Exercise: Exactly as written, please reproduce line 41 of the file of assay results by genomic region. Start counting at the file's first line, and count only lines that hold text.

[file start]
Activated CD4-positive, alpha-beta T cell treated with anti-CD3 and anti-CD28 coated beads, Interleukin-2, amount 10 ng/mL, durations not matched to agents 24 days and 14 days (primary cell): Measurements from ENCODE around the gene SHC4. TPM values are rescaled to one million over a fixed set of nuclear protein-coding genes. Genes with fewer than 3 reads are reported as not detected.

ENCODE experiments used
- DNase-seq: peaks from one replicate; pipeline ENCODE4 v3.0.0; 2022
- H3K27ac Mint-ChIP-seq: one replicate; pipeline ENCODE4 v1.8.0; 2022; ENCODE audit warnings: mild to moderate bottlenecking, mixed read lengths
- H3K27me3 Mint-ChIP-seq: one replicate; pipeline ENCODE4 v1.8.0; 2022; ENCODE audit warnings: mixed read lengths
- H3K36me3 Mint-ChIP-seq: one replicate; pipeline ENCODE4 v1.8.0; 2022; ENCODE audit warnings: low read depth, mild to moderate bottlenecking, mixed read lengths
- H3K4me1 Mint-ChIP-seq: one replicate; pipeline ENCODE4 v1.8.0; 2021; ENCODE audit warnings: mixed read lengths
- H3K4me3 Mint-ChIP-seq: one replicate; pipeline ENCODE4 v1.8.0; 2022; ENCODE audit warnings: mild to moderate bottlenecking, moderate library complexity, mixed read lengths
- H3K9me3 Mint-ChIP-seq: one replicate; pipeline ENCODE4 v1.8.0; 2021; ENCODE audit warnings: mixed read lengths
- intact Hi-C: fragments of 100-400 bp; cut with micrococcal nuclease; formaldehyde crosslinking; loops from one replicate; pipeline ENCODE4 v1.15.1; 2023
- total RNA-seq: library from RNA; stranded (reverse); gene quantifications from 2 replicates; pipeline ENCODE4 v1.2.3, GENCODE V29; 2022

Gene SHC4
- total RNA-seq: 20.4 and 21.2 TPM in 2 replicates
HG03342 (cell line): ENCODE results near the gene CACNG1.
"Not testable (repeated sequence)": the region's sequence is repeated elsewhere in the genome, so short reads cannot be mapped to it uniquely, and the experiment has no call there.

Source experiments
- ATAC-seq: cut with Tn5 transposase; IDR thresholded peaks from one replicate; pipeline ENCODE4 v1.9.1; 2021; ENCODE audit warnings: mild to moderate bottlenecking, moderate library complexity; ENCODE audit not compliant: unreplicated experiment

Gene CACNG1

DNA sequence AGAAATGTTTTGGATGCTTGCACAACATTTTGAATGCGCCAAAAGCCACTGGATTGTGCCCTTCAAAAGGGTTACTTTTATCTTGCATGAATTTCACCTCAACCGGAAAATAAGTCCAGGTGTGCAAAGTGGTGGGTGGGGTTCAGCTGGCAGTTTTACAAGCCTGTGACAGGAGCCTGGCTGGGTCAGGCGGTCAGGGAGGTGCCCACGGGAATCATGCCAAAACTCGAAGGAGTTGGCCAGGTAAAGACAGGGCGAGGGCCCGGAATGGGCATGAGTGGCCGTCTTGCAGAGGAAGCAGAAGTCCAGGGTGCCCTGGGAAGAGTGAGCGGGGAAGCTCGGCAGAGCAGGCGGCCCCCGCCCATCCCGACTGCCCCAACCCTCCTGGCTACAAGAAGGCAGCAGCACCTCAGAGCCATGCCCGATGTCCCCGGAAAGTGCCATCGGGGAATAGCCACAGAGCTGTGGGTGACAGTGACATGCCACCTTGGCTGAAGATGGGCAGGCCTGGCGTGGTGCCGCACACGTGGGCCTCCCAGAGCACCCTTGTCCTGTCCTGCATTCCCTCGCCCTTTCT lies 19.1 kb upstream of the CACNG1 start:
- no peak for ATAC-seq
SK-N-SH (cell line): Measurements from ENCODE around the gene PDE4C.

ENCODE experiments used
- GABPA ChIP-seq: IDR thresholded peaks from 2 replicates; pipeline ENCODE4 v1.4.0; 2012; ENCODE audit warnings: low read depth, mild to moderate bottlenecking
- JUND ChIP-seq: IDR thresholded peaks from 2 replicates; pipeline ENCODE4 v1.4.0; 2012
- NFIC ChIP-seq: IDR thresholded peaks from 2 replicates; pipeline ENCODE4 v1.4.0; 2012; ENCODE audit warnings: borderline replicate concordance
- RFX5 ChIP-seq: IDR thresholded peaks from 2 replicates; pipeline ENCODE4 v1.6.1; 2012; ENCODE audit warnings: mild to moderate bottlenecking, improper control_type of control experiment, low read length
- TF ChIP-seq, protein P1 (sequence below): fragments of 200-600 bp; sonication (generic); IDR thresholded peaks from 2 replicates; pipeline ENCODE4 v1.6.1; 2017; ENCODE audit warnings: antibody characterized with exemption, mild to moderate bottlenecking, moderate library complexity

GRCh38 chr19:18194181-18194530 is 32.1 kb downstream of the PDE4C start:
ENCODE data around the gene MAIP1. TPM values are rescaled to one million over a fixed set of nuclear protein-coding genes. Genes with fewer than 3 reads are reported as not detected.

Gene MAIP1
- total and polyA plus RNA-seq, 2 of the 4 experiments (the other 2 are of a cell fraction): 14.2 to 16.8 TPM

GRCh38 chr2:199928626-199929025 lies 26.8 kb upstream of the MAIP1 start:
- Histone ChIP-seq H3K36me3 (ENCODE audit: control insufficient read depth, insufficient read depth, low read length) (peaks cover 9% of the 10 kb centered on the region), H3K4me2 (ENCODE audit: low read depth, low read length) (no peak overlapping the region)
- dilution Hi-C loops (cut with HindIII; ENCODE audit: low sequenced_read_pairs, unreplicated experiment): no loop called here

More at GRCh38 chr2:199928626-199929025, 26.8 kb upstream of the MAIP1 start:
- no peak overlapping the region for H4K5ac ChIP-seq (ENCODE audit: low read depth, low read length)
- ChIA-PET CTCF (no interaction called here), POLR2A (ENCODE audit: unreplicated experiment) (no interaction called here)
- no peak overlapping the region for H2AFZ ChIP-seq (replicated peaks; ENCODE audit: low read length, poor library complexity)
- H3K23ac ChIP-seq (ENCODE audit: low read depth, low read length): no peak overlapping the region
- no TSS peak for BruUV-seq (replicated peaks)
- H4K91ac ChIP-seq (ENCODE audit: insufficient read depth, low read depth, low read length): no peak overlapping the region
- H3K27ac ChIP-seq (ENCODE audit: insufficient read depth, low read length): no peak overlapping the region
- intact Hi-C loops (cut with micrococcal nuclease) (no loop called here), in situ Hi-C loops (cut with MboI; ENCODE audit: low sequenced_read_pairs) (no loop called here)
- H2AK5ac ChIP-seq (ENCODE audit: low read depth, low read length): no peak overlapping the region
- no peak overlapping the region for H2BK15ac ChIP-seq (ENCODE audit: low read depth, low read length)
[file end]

- H4K91ac ChIP-seq (ENCODE audit: insufficient read depth, low read depth, low read length): no peak overlapping the region